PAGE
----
“Salty had Tommy’s back out there,” outfielder Christian Yelich said. “I guess Ian was unhappy with whatever had taken place. Inside fastball. Didn’t like it. He had something to say. I don’t know exactly what he said or what Salty said. I think it was a little overblown. I don’t think the benches really needed to clear right there.”
Yelich added that during a rough stretch, the team is staying together.
“That’s just showing that we’ve got each other’s backs in here,” Yelich said. “That’s what we kind of take from it. Even though we got a little beaten up this past week, we are still going to stick together, and we’re in this for the long haul.”
Assessing the game, Giancarlo Stanton provided the big boost with his three-run homer in the first inning, and his five RBIs on the night.
But credit Koehler and Saltalamacchia for igniting a bit of much needed fire for a team desperate for a spark.
“You always want your catcher to have your back,” Koehler said. “We’re still building relationships here. For him to step up like that and tell them, ‘Listen, don’t talk to my pitcher that way,’ it definitely means a lot. It’s something that hopefully can build a little momentum and bring the team together.”
In the heat of the moment, things happen. All sides did what they had to.
Koehler is trying to pitch his game, and be aggressive, and use all sides of the plate. Desmond is understandably upset at having fastballs near his head. And Saltalamacchia had the perfect tone and showed his teammates he is there for them.
The reality, from the Marlins’ standpoint, is their pitching wasn’t doing enough during the eight game losing streak. The Nationals had taken it to Miami at Washington last week and on Monday night in the series opener. Their hitters were way too comfortable in the box.
Koehler sent a message that he would pitch inside.
“We were trying to pitch our game,” Saltalamacchia said. “Koehler was on tonight. He was throwing real well. We’ve got to mix our pitches. Last few nights we were missing over the middle of the plate. [Tuesday], we had to really concentrate on getting on both sides of the plate.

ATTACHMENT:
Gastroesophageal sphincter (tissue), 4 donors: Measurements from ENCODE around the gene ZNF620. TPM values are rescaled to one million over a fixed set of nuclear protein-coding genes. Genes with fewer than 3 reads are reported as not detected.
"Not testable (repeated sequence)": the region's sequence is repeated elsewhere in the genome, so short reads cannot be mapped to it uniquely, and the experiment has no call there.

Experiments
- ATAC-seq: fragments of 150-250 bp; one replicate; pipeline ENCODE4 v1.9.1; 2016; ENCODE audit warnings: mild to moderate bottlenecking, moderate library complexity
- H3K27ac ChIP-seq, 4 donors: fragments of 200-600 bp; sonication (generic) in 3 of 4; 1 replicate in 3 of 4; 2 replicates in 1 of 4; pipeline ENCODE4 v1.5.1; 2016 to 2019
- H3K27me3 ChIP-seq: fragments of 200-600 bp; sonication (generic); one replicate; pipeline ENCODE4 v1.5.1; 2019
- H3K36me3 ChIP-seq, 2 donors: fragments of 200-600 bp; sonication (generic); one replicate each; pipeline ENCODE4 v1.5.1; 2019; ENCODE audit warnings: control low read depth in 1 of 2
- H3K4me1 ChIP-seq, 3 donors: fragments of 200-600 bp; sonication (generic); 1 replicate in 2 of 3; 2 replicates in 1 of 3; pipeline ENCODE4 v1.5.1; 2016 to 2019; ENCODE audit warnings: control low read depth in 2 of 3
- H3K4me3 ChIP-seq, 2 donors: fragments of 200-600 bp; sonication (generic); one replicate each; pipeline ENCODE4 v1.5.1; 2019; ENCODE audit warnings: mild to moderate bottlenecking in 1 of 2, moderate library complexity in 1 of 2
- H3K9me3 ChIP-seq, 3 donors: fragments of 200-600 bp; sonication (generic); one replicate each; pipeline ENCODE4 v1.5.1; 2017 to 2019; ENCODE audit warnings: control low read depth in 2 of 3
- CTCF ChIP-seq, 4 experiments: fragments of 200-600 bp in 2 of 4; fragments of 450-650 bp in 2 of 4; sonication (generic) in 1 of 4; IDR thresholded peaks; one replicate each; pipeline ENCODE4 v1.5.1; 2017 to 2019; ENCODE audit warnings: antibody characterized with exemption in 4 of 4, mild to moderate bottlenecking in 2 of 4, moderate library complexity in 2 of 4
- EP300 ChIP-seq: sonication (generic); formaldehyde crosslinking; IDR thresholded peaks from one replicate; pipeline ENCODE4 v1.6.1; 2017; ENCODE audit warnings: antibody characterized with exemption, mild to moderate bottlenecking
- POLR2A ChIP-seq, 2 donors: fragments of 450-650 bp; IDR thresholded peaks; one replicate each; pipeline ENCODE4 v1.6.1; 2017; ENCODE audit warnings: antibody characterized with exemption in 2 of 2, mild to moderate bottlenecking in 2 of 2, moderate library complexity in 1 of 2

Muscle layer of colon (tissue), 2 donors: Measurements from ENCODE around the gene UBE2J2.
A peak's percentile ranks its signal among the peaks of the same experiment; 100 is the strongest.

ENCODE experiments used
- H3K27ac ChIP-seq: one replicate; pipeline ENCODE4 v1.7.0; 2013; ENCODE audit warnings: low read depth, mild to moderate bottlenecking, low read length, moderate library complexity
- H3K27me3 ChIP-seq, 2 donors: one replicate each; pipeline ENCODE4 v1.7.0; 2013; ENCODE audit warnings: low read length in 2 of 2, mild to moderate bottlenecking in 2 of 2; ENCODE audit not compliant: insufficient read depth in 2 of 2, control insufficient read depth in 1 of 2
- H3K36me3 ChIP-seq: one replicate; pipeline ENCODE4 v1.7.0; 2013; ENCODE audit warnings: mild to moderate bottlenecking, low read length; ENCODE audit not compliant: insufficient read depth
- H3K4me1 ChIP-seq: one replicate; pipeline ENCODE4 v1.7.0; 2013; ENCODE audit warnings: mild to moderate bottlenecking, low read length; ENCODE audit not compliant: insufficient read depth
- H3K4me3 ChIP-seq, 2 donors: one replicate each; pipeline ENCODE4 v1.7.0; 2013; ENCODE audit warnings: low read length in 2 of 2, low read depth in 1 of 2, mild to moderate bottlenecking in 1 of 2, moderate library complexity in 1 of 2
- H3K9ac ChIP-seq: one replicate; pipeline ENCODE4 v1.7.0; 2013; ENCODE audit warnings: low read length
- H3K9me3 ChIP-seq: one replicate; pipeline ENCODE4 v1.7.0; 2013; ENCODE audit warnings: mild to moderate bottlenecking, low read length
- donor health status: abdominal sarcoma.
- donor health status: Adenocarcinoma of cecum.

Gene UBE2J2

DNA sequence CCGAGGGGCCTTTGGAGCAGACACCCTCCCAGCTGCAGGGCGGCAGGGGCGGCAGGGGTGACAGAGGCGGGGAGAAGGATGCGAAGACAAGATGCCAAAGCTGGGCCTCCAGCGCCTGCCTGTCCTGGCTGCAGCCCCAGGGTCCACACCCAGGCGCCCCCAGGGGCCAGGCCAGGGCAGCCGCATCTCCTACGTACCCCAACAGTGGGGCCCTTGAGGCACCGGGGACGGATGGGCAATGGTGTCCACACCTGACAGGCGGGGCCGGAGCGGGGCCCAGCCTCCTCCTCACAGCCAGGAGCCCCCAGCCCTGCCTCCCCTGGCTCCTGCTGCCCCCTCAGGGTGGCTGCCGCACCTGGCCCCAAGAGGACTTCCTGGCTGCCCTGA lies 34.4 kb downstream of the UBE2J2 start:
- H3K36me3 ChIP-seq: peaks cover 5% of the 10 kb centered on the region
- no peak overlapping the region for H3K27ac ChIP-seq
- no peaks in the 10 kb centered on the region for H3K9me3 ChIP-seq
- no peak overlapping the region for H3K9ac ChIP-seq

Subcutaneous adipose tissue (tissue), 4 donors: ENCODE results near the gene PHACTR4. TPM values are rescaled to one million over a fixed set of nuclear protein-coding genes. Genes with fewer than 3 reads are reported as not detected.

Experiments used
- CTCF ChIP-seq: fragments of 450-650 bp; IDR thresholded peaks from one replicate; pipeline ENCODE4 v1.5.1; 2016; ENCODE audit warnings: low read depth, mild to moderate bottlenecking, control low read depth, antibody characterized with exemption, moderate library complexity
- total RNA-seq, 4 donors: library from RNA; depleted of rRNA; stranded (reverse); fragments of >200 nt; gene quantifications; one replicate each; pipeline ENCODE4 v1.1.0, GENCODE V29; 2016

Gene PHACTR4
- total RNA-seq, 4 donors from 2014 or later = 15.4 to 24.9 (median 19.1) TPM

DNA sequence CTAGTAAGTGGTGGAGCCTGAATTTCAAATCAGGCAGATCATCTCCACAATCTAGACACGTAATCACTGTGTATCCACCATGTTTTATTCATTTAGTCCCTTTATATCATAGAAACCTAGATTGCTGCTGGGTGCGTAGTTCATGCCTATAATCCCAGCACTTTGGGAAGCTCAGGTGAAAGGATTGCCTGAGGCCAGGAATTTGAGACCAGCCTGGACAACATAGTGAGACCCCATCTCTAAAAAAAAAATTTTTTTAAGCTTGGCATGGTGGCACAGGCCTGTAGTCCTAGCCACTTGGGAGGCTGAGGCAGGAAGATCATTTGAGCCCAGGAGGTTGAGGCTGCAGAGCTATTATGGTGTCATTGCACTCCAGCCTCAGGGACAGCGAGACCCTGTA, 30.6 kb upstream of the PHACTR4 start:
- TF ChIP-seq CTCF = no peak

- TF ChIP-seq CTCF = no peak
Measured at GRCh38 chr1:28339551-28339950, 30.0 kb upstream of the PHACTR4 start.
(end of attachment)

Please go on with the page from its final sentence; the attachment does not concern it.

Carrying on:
“I just said, ‘Hey, man, we weren’t trying to hit you, relax.’ ”
Saltalamacchia notes the Marlins aren’t looking to become some buzz teams inside club. They need to make pitches to all sides of the plate.
“I’m not going to say we need to establish in,” the catcher said. “I think we need to make our pitches. We’ve made some bad pitches over the last few games where we left pitches over the middle of the plate. We were trying to go away, leaving it over the middle. Try to go in, leaving it over the middle. I’m not going to say we’re going to go in on everybody, but we’ve got to hit both sides of the plate, and we’ve got to continue to pitch.”
* It’s clear that the Marlins are using spacious Marlins Park to their advantage. Even though it was a blowout win on Tuesday, several deep fly balls by the Nationals were caught. Last week, on the road, a couple of the same shots could have been for extra bases or home runs.
For the pitchers, it’s going to be important to execute better, especially on the road. Because it is clear teams are being allowed to hit the ball as far as they can to center, because it often will be a loud out.
* Nothing is official, but it appears the Marlins will start Kevin Slowey on Sunday against the Mariners, and Brad Hand will pitch out of the bullpen. It doesn’t look like the team will make a roster move to add a starter. But it appears clear Hand will go back to the ‘pen after making two rough starts.